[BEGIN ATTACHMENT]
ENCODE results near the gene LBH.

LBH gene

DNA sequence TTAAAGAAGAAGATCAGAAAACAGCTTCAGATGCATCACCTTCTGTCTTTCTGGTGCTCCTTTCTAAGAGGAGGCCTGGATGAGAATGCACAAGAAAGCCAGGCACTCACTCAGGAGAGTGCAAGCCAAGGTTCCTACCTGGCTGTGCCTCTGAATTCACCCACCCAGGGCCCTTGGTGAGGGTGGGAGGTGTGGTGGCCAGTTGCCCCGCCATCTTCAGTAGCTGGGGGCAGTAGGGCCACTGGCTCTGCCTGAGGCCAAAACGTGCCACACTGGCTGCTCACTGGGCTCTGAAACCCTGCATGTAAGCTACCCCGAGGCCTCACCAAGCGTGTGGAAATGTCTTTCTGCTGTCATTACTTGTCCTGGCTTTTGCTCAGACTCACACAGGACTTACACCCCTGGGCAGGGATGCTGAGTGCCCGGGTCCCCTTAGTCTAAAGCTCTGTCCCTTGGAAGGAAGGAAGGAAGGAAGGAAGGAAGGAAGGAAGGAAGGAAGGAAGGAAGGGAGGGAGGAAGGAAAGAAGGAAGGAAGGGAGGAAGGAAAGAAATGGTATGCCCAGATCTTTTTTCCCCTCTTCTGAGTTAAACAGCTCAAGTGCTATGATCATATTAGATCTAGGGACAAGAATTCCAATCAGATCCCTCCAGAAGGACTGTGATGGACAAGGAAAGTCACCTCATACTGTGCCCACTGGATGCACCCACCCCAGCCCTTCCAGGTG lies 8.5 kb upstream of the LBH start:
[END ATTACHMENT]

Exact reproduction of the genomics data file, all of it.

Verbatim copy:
ENCODE results near the gene LBH.

LBH gene

DNA sequence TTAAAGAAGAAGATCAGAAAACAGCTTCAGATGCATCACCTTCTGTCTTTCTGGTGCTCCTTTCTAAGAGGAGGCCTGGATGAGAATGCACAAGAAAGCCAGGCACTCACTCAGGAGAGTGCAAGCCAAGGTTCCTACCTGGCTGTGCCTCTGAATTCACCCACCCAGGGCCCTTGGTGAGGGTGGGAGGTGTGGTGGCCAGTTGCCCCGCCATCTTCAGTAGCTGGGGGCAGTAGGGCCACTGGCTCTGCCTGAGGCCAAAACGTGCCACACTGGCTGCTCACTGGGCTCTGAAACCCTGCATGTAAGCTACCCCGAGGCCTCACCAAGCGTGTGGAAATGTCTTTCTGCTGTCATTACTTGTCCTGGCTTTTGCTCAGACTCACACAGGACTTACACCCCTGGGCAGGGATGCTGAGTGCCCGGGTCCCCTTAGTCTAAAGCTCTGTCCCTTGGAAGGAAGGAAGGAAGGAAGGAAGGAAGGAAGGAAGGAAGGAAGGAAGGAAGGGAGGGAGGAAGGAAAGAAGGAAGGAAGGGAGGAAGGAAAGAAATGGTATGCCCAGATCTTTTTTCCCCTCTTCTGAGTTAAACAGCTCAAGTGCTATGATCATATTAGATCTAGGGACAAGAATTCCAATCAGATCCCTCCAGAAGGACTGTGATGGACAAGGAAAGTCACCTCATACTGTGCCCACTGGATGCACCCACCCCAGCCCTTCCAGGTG lies 8.5 kb upstream of the LBH start: